WASHINGTON — A U.S. congressman told attendees at a Washington summit on Christian persecution that "more than ever before, vigorous U.S. leadership and diplomacy are needed to address religious freedom violations globally."
"Religious persecution is festering and exploding around the world. What has been unconscionable for decades, centuries, has gotten worse," Rep. Chris Smith, R-New Jersey, said May 12 in remarks at the World Summit in Defense of Persecuted Christians.
The summit May 10-13 was convened by the Billy Graham Evangelistic Association, and drew several hundred religious leaders and victims of Christian persecution from around the world.
A conference held a month before in Washington, titled "Under Caesar's Sword," had "underscored the fact that Christians are the most persecuted religious community globally," Smith said. In conjunction with that conference, a report detailed the nature of persecution against Christians in different nations across the globe.
"In many countries, Christians suffer genocide and face an existential threat," Smith said. "For many believers, refusal to renounce Jesus Christ means martyrdom, rape, torture and pain."
Smith recalled that 37 years ago in his first term in Congress, he was moved to tears by reading a book titled "Tortured for Christ" by a Romanian Christian pastor, Richard Wurmbrand, who also was the founder of the Voice of the Martyrs.
"As so many of you know, it is the true story of unspeakable physical torture and psychological abuse of underground Christians under Romania's dictator Nicolae Ceausescu and Pastor Wurmbrand's harrowing 14-year incarceration," he said. "Sabina, his brave wife, also suffered prison and forced labor for her faith.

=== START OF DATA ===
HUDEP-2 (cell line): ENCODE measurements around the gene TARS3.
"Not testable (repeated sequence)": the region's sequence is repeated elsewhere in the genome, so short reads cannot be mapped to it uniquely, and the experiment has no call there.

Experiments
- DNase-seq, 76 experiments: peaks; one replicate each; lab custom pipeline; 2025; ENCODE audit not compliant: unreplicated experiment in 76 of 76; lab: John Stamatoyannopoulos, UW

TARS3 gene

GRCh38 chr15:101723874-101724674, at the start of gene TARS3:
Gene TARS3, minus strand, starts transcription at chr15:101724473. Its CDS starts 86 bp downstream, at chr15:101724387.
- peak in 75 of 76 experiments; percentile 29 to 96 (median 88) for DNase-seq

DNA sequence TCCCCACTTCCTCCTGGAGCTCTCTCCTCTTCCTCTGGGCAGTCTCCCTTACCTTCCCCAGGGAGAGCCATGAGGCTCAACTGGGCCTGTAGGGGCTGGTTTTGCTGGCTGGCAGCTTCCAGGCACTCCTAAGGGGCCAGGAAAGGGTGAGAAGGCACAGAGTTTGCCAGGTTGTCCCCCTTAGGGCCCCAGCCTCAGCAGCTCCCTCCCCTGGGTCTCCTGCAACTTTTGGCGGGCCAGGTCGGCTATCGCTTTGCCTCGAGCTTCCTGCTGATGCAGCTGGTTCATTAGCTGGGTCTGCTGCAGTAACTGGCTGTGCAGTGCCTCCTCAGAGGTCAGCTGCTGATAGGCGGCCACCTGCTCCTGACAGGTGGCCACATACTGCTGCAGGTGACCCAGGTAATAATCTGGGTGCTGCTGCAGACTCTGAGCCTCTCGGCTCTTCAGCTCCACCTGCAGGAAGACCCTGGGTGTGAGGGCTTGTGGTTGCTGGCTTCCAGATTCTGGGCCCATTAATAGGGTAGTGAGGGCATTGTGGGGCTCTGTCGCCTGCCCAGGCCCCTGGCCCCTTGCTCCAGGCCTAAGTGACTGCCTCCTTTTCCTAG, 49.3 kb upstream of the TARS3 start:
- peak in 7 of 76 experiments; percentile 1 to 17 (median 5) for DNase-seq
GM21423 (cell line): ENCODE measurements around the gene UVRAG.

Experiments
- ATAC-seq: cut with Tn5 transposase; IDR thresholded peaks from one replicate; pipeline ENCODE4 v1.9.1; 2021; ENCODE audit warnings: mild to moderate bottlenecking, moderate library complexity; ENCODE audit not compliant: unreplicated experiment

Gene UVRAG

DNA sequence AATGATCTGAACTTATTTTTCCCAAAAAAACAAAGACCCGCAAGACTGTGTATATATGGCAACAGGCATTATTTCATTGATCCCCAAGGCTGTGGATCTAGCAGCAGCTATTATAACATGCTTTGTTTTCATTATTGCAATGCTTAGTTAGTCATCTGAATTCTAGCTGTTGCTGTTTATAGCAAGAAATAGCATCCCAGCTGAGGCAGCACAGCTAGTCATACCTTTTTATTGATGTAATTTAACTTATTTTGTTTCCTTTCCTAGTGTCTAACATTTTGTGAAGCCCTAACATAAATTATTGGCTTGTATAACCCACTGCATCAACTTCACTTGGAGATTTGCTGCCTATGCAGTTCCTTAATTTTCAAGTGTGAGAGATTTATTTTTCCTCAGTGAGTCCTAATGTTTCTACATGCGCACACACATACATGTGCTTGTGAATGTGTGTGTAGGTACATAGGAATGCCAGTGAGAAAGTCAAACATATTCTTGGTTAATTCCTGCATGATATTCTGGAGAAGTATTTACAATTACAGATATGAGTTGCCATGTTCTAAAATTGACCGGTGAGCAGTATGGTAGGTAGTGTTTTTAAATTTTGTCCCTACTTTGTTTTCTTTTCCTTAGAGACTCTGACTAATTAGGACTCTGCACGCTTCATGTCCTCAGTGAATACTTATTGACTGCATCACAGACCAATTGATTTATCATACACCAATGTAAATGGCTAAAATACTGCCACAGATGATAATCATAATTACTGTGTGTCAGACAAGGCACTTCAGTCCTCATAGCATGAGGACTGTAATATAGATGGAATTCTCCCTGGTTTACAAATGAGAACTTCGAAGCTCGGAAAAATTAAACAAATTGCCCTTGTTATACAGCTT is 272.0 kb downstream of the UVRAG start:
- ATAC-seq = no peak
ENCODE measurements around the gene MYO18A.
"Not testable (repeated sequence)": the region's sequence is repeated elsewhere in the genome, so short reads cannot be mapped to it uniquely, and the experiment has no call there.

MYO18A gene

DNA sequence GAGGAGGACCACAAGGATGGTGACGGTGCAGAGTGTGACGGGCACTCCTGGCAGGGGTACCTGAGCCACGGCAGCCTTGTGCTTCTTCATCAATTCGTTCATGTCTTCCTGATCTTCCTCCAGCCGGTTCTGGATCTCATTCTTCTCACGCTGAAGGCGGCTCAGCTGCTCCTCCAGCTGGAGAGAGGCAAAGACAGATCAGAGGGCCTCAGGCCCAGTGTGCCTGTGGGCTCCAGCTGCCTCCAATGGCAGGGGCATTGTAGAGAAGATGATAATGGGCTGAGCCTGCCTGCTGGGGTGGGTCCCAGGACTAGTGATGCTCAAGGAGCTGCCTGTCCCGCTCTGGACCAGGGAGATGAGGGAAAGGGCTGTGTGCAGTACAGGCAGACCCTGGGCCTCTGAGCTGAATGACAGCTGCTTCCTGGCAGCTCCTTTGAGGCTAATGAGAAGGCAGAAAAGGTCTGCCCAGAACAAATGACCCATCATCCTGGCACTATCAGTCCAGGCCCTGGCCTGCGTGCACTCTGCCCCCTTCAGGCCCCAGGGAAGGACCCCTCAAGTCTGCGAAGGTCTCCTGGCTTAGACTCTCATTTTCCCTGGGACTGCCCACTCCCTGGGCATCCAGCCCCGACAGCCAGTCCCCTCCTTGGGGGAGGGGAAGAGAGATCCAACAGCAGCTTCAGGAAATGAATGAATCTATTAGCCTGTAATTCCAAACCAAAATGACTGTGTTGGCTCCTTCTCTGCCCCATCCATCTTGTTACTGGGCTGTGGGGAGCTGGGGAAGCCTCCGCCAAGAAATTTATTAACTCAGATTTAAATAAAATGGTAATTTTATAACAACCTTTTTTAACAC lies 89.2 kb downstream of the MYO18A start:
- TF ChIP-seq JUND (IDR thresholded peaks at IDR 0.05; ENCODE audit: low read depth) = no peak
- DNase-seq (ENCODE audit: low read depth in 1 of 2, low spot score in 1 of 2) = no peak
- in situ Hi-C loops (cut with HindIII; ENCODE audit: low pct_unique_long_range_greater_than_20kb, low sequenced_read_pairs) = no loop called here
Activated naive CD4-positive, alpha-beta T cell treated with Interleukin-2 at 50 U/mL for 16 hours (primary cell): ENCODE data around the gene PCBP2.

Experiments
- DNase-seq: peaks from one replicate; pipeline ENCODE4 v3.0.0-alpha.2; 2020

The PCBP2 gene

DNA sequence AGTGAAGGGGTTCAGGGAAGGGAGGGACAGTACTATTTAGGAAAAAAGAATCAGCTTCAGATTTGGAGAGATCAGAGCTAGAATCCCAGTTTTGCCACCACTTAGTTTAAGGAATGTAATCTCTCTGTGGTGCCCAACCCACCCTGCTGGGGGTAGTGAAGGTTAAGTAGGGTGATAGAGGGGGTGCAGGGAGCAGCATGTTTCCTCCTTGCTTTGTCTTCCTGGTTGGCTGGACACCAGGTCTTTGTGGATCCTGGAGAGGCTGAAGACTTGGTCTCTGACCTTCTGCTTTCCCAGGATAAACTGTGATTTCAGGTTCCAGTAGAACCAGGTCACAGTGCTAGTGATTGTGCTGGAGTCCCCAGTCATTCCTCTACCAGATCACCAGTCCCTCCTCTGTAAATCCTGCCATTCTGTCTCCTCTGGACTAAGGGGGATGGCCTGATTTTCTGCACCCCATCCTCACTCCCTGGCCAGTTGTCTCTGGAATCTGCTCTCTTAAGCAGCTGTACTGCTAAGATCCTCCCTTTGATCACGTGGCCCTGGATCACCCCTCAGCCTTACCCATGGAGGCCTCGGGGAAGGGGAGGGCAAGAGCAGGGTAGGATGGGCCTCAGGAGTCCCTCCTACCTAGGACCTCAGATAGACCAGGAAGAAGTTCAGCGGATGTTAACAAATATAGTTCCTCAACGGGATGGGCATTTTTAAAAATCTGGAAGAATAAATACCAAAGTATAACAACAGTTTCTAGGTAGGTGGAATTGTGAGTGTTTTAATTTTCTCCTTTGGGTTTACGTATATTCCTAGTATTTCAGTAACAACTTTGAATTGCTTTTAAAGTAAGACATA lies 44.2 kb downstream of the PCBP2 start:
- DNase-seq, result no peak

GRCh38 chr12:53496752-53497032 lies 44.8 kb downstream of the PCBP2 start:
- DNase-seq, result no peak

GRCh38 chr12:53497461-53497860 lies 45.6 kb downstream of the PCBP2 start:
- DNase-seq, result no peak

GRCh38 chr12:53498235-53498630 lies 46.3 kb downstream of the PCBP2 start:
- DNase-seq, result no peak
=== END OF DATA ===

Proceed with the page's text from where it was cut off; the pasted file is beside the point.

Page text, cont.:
"Like so many, I was inspired by Pastor Wurmbrand's indomitable faith, breathtaking courage and hope and challenged by his admonishment to believers to cease enabling evil by our naivete, coldhearted indifference or cowardly complicity," Smith added.
Last December, Smith visited Christian survivors of Islamic State genocide in Irbil and to press the U.S. and United Nations to help them.
"We then sat with Christians and heard stories of ISIS atrocities, the desecration of churches, the crucifixions of young men who refused to join ISIS, and the sexual slavery forced on some young Christian girls," Smith said. "We also heard stories of hope, faith and charity — and joined in prayers for the persecuted and those who persecute."
The Archdiocese of Irbil has been sustaining the survivors with medical care, food and shelter, and also assisting Yezidis and Muslims who escaped ISIS, Smith said. At that point not "a single penny" in aid had been offered by the U.S. and U.N. humanitarian agencies — despite Smith chairing nine congressional hearings about it, he said.
Help also was forthcoming from the Aid to the Church in Need, the Knights of Columbus and other U.S. and European charities.
Since his trip, Smith reported, U.S. and U.N. representatives have visited these refugees and "have promised aid and protection."
He said tools embedded in laws such as the Frank Wolf International Religious Freedom Act "need to be rigorously utilized" by the United States to respond to this crisis.
President Barack Obama Dec. 16 signed the bipartisan measure, which was written by Smith and co-sponsored by Rep. Anna Eshoo, D-California. It gave the Obama administration and now the Trump administration and the U.S. State Department new tools, resources and training to counter extremism and combat a worldwide escalation of persecution of religious minorities.
It will improve U.S. religious freedom diplomacy efforts globally; better train and equip diplomats to counter extremism; address anti-Semitism and religious persecution and mitigate sectarian conflict. RELATED ARTICLE(S):BEFORE THE CROSS | Religious freedom: not optional